In opposition to the motion for summary judgment, Mr. Murphy introduced excerpts of his deposition and that of Mr. Macaluso. Much of Mr. Murphy's deposition testimony centered on his understanding of his agreement with Mr. Smith and Mr. Killebrew that they were all equal partners in the L.L.C.’s business. Mr. Murphy stated that he did not know who was handling the conversion of the L.L.C., nor did he realize that he and Mr. Killebrew had been left off of the conversion papers until after the conversion took place. Mr. Murphy stated that he never discussed the conversion of the business to an L.L.C. with Mr. Macaluso. Mr. Smith told Mr. Murphy and Mr. Killebrew that the L.L.C. had hired Mr. Macaluso as the company's lawyer. Mr. Murphy testified that he thought Mr. Macaluso's retainer as the company lawyer meant that he was a client. The deposition testimony of Mr. Macaluso did not reveal any representation of Mr. Macaluso other than as the lawyer for the L.L.C.
The trial court found that the undisputed facts revealed that Mr. Macaluso was engaged to be legal counsel for the L.L.C., that Mr. Macaluso's obligation was to protect the interests of the L.L.C., and that obligation did not extend to Mr. Murphy. The trial court also found that it was unreasonable for Mr. Murphy to believe that he had a personal attorney-client relationship with Mr. Macaluso. Mr. Murphy presented no evidence other than his personal belief that Mr. Macaluso represented him.
Even though the question of whether an attorney-client relationship exists turns largely on one's subjective belief that it does, a person's subjective belief that an attorney represents him must be reasonable under the circumstances. Williams v. Roberts, 2006-169 (La. App. 3rd Cir. 5/31/06), 931 So.2d 1217, 1220-1221, writ denied, 2006-1780 (La. 11/9/06), 941 So.2d 41. The requirement that the belief be reasonable is an objective standard. A person's subjective belief cannot establish an attorney-client relationship unless the attorney reasonably induced that belief. For this reason, an attorney-client relationship cannot exist in the absence of some initial communication between the attorney and the client. Feingerts v. D'Anna, 2017-0321 (La. App. 4th Cir. 1/10/18), 237 So.3d 21, 28.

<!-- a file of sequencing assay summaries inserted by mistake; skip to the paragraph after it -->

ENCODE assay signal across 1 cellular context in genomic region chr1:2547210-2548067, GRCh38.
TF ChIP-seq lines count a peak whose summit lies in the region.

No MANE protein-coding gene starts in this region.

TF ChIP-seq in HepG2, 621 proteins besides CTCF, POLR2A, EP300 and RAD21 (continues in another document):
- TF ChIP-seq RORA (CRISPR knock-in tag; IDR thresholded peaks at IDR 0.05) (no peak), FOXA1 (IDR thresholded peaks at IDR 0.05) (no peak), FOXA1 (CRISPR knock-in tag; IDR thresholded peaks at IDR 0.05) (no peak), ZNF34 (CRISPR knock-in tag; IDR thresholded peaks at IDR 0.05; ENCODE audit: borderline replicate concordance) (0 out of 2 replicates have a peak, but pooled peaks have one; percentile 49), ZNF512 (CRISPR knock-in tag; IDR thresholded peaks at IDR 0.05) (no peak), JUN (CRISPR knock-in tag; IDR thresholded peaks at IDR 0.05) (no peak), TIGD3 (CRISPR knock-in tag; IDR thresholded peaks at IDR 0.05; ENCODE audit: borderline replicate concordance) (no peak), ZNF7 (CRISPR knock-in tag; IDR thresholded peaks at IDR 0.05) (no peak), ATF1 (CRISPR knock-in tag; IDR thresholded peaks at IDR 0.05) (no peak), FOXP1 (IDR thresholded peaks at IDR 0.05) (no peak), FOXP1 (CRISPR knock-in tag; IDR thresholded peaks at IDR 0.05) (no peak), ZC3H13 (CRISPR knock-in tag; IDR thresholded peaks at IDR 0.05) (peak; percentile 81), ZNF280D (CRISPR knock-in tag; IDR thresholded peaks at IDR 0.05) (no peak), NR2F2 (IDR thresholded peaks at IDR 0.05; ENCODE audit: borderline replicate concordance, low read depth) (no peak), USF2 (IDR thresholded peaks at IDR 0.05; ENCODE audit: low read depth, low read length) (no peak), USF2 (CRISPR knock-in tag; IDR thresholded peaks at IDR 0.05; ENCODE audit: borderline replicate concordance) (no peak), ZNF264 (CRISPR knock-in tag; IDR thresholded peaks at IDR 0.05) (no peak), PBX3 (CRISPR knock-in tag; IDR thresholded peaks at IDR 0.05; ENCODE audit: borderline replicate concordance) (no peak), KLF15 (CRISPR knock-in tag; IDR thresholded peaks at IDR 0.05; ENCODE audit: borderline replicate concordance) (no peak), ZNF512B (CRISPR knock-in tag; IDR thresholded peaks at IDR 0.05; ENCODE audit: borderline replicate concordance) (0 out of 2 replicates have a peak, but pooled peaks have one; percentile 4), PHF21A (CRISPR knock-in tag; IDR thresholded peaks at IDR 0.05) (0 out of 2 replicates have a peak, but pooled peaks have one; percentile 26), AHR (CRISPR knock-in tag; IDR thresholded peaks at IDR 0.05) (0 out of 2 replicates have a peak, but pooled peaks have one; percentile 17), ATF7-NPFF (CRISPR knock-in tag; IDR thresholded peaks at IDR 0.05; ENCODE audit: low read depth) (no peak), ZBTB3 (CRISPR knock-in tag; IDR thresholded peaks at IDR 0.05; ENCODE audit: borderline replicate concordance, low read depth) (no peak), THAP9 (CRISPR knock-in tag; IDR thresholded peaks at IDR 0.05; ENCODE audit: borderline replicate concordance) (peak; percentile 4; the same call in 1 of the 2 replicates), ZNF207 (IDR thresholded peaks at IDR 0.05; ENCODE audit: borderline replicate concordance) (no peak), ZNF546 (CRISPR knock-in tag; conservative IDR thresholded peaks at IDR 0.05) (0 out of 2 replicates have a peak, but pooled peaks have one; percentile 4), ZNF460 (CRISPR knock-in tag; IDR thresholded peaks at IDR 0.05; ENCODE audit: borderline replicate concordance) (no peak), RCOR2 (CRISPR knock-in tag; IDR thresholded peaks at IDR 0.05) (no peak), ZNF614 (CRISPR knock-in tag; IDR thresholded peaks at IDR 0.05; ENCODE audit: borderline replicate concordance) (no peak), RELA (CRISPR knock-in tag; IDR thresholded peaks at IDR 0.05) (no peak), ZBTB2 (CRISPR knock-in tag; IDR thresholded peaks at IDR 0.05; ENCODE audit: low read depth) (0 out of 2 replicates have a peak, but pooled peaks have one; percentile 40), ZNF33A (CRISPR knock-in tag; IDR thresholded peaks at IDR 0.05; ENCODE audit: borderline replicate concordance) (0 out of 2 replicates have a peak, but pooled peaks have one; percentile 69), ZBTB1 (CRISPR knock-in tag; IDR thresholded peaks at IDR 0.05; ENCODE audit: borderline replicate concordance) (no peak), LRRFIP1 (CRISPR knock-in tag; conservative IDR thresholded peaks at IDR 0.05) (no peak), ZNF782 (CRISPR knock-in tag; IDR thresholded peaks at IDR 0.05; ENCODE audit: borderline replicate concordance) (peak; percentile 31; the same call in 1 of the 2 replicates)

The evidence submitted in support of and in opposition to summary judgment reveals that no communication between Mr. Macaluso and Mr. Murphy ever occurred regarding the conversion of the Corporation to the L.L.C. Mr. Murphy always understood that Mr. Macaluso was the L.L.C.’s “company attorney.” Thus, we agree with the trial court that there was no attorney-client relationship between Mr. Macaluso and Mr. Murphy. Because no such relationship existed, Mr. Murphy could not have asserted a legal malpractice claim against Mr. Macaluso. Therefore, summary judgment in favor of Mr. Macaluso on Mr. Murphy's malpractice claim was appropriate.
As for the third-party beneficiary claim, the trial court found that the claim was perempted under La. R.S. 9:5605,1 because it was not brought within one year of the date that the alleged neglect by Mr. Macaluso was discovered (in July 2015) or within three years from the date that the alleged neglect occurred (in June 2015). Louisiana jurisprudence has long recognized that the one and three year periods in La. R.S. 9:5605 are expressly peremptive, rather than prescriptive. See Naghi v. Brener, 2008-2527 (La. 6/26/09), 17 So.3d 919, 922. Because Mr. Murphy did not assert his third-party beneficiary claim until almost four years after the date of the alleged negligent action of Mr. Macaluso in converting the Corporation to an L.L.C. without recognizing Mr. Murphy's alleged proprietary interest in the L.L.C., we find that the trial court correctly determined that Mr. Murphy's legal malpractice claims are time-barred. Peremption destroys the cause of action itself, and there is nothing to which Mr. Murphy's amended pleading asserting a third-party beneficiary legal malpractice claim can relate back. Id. at 925-926.